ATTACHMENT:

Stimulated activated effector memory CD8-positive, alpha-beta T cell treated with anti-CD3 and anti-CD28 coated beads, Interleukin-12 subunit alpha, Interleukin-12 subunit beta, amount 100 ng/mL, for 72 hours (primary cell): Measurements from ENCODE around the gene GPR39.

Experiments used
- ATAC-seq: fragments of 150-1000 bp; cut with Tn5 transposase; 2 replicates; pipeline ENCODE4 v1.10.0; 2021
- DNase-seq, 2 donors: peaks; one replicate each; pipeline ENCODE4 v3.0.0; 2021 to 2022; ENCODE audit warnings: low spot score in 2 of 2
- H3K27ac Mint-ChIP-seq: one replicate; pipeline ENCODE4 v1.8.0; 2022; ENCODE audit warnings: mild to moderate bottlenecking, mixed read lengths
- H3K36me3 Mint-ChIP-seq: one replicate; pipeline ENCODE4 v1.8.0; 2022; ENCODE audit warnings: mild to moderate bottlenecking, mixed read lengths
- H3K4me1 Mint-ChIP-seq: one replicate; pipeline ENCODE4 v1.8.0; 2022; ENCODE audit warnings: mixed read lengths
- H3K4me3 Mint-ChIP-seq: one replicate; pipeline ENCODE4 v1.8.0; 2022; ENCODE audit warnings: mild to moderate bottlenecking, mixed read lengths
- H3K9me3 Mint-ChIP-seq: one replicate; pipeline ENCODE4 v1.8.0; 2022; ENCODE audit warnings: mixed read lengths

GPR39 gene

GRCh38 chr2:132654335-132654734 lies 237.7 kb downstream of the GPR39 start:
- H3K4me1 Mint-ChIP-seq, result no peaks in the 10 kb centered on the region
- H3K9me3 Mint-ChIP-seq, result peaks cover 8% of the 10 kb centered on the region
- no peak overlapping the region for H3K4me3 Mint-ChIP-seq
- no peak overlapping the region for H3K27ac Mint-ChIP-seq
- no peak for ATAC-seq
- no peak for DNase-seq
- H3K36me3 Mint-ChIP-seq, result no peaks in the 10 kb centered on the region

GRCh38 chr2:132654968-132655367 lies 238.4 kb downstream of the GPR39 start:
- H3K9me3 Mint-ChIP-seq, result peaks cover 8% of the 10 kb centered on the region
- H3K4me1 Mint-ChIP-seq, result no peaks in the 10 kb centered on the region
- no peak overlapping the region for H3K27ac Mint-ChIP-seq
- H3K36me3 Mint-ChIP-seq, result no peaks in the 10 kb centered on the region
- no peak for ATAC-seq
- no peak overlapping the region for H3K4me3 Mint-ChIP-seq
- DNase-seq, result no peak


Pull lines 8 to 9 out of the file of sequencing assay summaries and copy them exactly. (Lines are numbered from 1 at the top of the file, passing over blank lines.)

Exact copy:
- H3K4me3 Mint-ChIP-seq: one replicate; pipeline ENCODE4 v1.8.0; 2022; ENCODE audit warnings: mild to moderate bottlenecking, mixed read lengths
- H3K9me3 Mint-ChIP-seq: one replicate; pipeline ENCODE4 v1.8.0; 2022; ENCODE audit warnings: mixed read lengths